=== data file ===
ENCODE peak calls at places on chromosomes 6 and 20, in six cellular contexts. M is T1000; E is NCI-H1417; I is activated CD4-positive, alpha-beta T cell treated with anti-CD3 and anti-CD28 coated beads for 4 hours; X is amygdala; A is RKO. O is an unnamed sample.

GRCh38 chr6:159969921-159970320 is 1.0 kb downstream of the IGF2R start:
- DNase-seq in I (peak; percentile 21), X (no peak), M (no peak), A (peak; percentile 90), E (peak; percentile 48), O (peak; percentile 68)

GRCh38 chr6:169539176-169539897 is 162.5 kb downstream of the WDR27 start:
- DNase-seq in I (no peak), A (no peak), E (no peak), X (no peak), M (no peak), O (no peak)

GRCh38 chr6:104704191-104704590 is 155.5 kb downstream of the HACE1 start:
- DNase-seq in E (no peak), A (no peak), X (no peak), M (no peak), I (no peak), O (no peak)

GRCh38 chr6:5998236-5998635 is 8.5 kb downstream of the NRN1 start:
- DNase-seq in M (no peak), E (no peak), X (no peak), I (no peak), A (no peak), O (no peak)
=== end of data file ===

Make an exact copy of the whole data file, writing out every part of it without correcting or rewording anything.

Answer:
ENCODE peak calls at places on chromosomes 6 and 20, in six cellular contexts. M is T1000; E is NCI-H1417; I is activated CD4-positive, alpha-beta T cell treated with anti-CD3 and anti-CD28 coated beads for 4 hours; X is amygdala; A is RKO. O is an unnamed sample.

GRCh38 chr6:159969921-159970320 is 1.0 kb downstream of the IGF2R start:
- DNase-seq in I (peak; percentile 21), X (no peak), M (no peak), A (peak; percentile 90), E (peak; percentile 48), O (peak; percentile 68)

GRCh38 chr6:169539176-169539897 is 162.5 kb downstream of the WDR27 start:
- DNase-seq in I (no peak), A (no peak), E (no peak), X (no peak), M (no peak), O (no peak)

GRCh38 chr6:104704191-104704590 is 155.5 kb downstream of the HACE1 start:
- DNase-seq in E (no peak), A (no peak), X (no peak), M (no peak), I (no peak), O (no peak)

GRCh38 chr6:5998236-5998635 is 8.5 kb downstream of the NRN1 start:
- DNase-seq in M (no peak), E (no peak), X (no peak), I (no peak), A (no peak), O (no peak)